More on Productivity
Niharikaa Kaur Sodhi
2 months ago
The Only Paid Resources I Turn to as a Solopreneur
4 Pricey Tools That Are Valuable
I pay based on ROI (return on investment).
If a $20/month tool or $500 online course doubles my return, I'm in.
Investing helps me build wealth.
I initially refused to pay.
My course content needed updating a few months ago. My Google Docs text looked cleaner and more professional in Canva.
I've used it to:
product cover pages
Product page infographics
See my Google Sheets vs. Canva product page graph.
Google Sheets vs Canva
Yesterday, I used it to make a LinkedIn video thumbnail. It took less than 5 minutes and improved my video.
In 30 hours, the video had 39,000 views.
It builds my brand as I sleep. What else?
Because I'm traveling this weekend, I planned tweets for 10 days. It took me 80 minutes.
So while I travel or am absent, my content mill keeps producing.
Also I like:
I can reach hundreds of people thanks to auto-DMs. I utilize it to advertise freebies; for instance, leave an emoji remark to receive my checklist. And they automatically receive a message in their DM.
Scheduled Retweets: By appearing in a different time zone, they give my tweet a second chance.
It helps me save time and expand my following, so that's my favorite part.
It’s also super neat:
My course involves weekly and monthly calls for alumni.
Google Meet isn't great for group calls. The interface isn't great.
Zoom Pro is expensive, and the monthly payments suck, but it's necessary.
It gives my students a smooth experience.
Previously, we'd do 40-minute meetings and then reconvene.
Zoom's free edition limits group calls to 40 minutes.
This wouldn't be a good online course if I paid hundreds of dollars.
So I felt obligated to help.
My laptop has an ad blocker.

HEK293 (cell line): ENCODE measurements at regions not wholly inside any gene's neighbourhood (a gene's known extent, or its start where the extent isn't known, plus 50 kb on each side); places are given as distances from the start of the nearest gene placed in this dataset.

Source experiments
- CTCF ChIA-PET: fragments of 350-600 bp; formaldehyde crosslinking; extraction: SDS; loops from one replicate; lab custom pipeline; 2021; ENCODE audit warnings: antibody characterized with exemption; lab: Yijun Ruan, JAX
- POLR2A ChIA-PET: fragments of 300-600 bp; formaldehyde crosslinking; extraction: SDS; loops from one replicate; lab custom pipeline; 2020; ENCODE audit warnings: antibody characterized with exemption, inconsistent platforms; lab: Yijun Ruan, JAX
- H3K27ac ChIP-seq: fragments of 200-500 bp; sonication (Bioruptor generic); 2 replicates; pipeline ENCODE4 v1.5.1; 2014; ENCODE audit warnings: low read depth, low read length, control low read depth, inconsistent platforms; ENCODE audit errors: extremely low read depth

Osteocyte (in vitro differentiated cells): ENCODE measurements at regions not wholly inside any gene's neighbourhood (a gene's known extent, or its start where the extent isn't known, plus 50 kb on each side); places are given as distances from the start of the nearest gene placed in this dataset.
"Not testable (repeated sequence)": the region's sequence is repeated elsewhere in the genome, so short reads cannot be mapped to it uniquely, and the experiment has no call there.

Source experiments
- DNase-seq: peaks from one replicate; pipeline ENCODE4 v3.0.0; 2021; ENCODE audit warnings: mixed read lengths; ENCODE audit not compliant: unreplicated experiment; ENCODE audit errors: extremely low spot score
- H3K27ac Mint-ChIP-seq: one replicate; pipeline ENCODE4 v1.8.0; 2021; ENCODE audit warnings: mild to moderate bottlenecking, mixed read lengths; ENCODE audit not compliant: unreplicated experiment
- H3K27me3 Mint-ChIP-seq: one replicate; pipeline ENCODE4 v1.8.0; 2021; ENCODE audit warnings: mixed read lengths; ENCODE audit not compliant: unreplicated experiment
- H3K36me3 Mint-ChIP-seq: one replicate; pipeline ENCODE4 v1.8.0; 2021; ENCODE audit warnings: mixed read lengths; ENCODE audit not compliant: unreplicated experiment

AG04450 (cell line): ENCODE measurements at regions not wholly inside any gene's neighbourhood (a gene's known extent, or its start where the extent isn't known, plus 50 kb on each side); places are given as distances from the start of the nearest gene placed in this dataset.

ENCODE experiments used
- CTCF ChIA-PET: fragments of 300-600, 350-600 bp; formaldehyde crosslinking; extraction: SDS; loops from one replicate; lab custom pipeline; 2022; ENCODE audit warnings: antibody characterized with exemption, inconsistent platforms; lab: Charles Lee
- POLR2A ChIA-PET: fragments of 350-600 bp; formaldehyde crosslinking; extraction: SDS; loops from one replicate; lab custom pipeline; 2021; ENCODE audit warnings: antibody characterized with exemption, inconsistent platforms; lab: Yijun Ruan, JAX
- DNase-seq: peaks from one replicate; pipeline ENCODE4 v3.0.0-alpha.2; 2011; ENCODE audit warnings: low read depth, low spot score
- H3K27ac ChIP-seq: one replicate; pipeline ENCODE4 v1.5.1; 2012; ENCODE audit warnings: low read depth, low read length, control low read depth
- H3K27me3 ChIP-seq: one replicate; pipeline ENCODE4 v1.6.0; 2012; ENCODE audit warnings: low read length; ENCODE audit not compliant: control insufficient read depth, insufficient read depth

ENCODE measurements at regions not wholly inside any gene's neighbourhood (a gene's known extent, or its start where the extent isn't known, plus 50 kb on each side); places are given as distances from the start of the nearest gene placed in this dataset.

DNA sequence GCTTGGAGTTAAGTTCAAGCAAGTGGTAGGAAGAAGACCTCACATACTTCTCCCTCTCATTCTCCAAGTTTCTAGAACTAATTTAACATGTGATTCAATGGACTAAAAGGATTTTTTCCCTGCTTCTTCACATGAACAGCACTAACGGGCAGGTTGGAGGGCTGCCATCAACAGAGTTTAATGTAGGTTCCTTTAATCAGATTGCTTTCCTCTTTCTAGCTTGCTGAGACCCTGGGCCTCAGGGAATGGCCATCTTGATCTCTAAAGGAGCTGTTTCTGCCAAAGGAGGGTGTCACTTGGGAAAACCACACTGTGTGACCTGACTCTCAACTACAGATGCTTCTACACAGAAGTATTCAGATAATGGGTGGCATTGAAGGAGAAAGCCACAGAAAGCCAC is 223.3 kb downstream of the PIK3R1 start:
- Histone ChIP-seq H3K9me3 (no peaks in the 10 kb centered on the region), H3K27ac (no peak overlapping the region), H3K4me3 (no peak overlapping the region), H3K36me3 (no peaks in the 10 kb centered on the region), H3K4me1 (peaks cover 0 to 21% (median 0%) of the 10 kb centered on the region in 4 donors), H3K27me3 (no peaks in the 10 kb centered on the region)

I bought an iPad recently.
When you're self-employed and work from home, the line between the two blurs. My bed is only 5 steps away!
When I read or watched videos on my laptop, I'd slide into work mode. Only option was to view on phone, which is awkward.
YouTube premium handles it. No more advertisements and I can listen on the move.
3 Expensive Tools That Aren't Valuable
Marketing strategies are sometimes aimed to make you feel you need 38474 cool features when you don’t.
Certain tools are useless.
I found it useless.
Depending on your needs. As a writer and creator, I get no return.
They could for other jobs.
It tracks LinkedIn stats, like:
trend chart for impressions
Engagement, views, and comment stats for posts
and much more.
Middle-tier creator costs $12/month.
I got a 25% off coupon but canceled my free trial before writing this. It's not worth the discount.
LinkedIn provides free analytics. See:
Not thorough and won't show top posts.
I don't need to see my top posts because I love experimenting with writing.
Slack was my classroom. Slack provided me a premium trial during the prior cohort.
I skipped it.
Sure, voice notes are better than a big paragraph. I didn't require pro features.
Marketing methods sometimes make you think you need 38474 amazing features. Don’t fall for it.
This may be worth it if you get many calls.
I avoid calls. During my 9-5, I had too many pointless calls.
I don't need:
ability to schedule calls for 15, 30, or 60 minutes: I just distribute each link separately.
I have a Gumroad consultation page with a payment option.
follow-up emails: I hardly ever make calls, so